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Emerald Green Arborvitae

Greetings from Lowell, NC! My question(s) relate to treating several possibly-over-watered Emerald Green Arborvitae. Hopefully the information I provide will be relevant.

I planted 22 of the trees in mid-June. All were 3-to-4 feet tall and in 12" and 13" pots. The great majority of the trees are planted on a short hillside with a few trees on mostly-flat ground at the top and bottom of the hill. I installed drip irrigation at the same time and all have been watered regularly and consistently. Everything was going great until a couple weeks ago ...

Five of the trees began to appear as though they were under-watered (yellowish/brown appearance and looking dry), and of course my reaction then was to increase watering time. The appearance has only degraded a bit. Much of what I've read since suggests a tree that has been over-watered, and may be suffering from root rot, can take on the same appearance. Yesterday I dug down beside a couple root balls to inspect. The surrounding soil (clay) was consistently moist but I couldn't really decide on the soil of the root ball. The root ball certainly wasn't sopping wet but I couldn't squeeze that soil into a ball in my hand either. Today I purchased a moisture meter and the root balls of all trees in concern are registering wet, wet, wet. All of the trees that look good are registering on the low moist side.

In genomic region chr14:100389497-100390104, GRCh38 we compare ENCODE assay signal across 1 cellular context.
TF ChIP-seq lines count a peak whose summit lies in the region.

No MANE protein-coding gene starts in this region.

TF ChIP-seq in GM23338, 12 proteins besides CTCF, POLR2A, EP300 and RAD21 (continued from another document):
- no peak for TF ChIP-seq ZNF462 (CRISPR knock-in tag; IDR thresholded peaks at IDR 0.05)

I mentioned there was a hillside involved. What I think may be happening is the root balls on the hillside are receiving sufficient water but I know much of the water is running off the hill. On the other hand, the trees that are on flatter ground are receiving much more water to the root ball - maybe too much. It has been very hot and very dry in these parts, so suffice it to say the ground is very hard and the trees are basically sitting in hard clay pots in the ground without a great ability to drain. I'll answer any question about the initial planting but let's assume for now they were planted with great care, with sufficiently sized holes, and with nice soil conditioner.

So, how can I verify with any more certainty my trees are under-or-over watered? And is there a way for certain to verify if 'root rot' is at play? And if so, what can one do about it? I'm inclined to dig the trees up, re-pot them, dry up the root ball a bit, and replant the trees after a while. Hopefully that's an absolute last resort.

Looking forward to any ideas you may have!


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